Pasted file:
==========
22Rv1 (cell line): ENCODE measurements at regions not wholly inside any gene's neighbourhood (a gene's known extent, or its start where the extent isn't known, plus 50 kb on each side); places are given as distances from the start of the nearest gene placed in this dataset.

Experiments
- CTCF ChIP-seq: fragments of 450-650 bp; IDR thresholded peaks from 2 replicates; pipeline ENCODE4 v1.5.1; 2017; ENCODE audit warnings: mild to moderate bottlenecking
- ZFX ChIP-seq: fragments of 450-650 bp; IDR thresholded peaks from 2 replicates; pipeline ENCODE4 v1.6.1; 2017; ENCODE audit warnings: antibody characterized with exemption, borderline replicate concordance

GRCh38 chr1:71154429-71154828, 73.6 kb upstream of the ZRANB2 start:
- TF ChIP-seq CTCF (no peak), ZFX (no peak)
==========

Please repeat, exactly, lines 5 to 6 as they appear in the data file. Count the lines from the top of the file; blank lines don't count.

GRCh38 chr1:71154429-71154828, 73.6 kb upstream of the ZRANB2 start:
- TF ChIP-seq CTCF (no peak), ZFX (no peak)